Every day Livia McHugh rides the train to the city to attend college, and every day she offers a sunny smile to her fellow riders on the platform. Her friendly offering even extends to the homeless man who always hovers in the shadows. She considers her gesture to be polite and courteous, not something special or out of the ordinary, and never in her wildest imaginings would she have guessed that another human being relied on her smiles to bring hope and light to his darkened world. The day that all changes is the day Livia witnesses the homeless man being harassed by a group of teenage bullies. Just as they are about to do him bodily harm, Livia steps in the breach to protect him, and then she learns just how special she and her smiles really are.
Blake Hartt lives in a world of dark, twisted memories of childhood abuse that have left him afraid to go out in the sun. Instead, he spends his days hovering in the shade of the train station platform, counting the smiles of the lovely young woman that have become as essential to life as the air he breathes. When she stands up to the bullies on his behalf, it becomes the beginning of a beautiful friendship that soon blossoms into much more. Blake can scarcely believe that this unique and precious woman actually sees him for the man he is and doesn't turn away. Slowly Livia draws him out of the shadows and into a world that's so much more special with her by his side. But Blake's brother walks on the wrong side of the law and has many enemies, while Livia's jealous, possessive ex-boyfriend refuses to let her go. Eventually, both converge to threaten Blake and Livia's fledgling love and newfound happiness before it's really had a chance grow. Will their love be enough to hold them together when bullets start to fly?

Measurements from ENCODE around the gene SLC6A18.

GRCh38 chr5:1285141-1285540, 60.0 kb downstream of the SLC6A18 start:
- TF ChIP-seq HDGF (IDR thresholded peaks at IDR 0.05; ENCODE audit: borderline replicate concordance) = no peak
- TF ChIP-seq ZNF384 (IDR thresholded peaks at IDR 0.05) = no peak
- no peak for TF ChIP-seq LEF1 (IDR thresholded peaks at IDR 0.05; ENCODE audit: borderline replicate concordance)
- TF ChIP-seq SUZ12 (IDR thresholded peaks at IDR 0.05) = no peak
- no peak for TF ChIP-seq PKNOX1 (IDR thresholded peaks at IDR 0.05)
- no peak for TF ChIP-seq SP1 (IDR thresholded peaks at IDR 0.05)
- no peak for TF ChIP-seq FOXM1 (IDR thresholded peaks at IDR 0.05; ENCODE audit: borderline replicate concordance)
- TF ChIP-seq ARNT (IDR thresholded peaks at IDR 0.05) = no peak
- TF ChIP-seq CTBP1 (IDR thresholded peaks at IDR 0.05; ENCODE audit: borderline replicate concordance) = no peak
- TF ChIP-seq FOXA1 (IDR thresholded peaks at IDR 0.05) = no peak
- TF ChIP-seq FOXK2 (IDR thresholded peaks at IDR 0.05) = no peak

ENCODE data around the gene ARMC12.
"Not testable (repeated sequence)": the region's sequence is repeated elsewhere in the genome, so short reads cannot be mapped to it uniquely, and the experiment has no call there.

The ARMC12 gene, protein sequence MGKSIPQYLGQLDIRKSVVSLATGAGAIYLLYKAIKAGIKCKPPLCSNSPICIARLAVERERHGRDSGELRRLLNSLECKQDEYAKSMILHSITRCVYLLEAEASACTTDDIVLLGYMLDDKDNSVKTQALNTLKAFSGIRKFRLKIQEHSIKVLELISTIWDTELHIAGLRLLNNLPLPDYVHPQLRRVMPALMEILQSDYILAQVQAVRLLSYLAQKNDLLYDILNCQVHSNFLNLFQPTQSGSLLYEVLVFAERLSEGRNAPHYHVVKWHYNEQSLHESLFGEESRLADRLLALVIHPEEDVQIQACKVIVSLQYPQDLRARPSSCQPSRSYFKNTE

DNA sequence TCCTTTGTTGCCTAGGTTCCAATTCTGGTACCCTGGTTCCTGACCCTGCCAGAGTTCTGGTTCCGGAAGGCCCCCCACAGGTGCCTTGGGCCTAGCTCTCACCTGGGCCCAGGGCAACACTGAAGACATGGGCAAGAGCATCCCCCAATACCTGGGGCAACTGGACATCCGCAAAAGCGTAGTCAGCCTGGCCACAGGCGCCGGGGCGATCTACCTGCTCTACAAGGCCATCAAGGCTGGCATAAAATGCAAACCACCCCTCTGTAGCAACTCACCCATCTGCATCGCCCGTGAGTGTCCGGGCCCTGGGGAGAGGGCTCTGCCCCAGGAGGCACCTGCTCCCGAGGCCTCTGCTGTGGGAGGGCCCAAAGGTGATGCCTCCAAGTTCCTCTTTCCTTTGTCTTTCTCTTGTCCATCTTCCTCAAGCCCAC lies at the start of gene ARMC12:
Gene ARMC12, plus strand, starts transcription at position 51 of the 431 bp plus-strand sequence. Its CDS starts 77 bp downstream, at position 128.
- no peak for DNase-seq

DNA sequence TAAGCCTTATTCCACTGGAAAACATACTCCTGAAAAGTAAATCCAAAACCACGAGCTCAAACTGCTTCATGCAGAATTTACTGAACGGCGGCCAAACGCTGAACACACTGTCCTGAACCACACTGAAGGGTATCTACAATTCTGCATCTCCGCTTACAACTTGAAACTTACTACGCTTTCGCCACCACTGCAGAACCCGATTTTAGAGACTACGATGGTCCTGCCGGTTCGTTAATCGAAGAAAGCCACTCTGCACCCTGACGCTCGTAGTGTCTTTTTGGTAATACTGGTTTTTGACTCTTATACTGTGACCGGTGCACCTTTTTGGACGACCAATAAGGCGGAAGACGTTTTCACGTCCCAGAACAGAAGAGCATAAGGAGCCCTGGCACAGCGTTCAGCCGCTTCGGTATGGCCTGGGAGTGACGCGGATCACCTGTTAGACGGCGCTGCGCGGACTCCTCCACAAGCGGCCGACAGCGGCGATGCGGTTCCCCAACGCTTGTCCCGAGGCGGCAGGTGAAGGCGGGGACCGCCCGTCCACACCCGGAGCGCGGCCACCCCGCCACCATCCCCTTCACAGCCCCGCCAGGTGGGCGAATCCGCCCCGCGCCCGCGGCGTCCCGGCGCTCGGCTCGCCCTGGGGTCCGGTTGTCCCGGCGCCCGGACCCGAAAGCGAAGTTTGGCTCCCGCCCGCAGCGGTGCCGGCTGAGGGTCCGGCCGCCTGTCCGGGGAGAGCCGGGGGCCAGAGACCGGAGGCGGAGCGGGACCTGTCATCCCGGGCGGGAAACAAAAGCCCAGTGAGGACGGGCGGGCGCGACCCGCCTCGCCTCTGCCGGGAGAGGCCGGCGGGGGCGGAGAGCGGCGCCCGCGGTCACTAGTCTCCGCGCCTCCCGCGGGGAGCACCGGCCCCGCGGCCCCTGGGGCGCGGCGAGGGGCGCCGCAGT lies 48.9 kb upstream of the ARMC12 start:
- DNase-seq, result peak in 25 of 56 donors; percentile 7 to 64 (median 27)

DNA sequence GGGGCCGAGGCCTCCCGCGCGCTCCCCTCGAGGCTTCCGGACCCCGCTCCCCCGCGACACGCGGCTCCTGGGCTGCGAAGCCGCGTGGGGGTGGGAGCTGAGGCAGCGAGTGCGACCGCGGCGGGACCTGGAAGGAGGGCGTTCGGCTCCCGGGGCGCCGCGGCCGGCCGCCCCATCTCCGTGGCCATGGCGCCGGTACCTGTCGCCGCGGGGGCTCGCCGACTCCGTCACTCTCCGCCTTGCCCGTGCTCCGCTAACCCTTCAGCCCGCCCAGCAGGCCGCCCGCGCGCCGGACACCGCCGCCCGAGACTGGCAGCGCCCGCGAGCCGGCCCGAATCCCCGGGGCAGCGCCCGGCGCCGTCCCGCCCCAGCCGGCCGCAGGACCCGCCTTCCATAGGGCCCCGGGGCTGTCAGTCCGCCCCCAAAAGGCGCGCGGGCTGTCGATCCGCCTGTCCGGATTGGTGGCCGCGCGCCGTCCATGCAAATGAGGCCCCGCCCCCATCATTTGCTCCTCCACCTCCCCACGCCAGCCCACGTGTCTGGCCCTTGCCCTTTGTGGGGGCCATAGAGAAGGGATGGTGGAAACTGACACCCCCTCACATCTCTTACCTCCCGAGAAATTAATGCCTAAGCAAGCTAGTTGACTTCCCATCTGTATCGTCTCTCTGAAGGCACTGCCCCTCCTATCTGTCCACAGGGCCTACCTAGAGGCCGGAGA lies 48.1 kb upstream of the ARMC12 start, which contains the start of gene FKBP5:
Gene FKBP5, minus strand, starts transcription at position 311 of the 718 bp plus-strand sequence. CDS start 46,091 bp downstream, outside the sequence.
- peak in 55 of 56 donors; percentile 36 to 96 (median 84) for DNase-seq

Wow! Poughkeepsie is without a doubt one of the most unique and incredibly well-written romances I've ever had the privilege of reading. For still being relatively new to her craft, Debra Anastasia is a masterful storyteller and solid writer who definitely has a bright future ahead of her. I was absolutely astounded by the depth of characterizations found in this story, as well as the tight plot. I had a hard time putting this book down and was always eager to pick it back up again. There was truly never a dull moment in this first installment of The Poughkeepsie Brotherhood.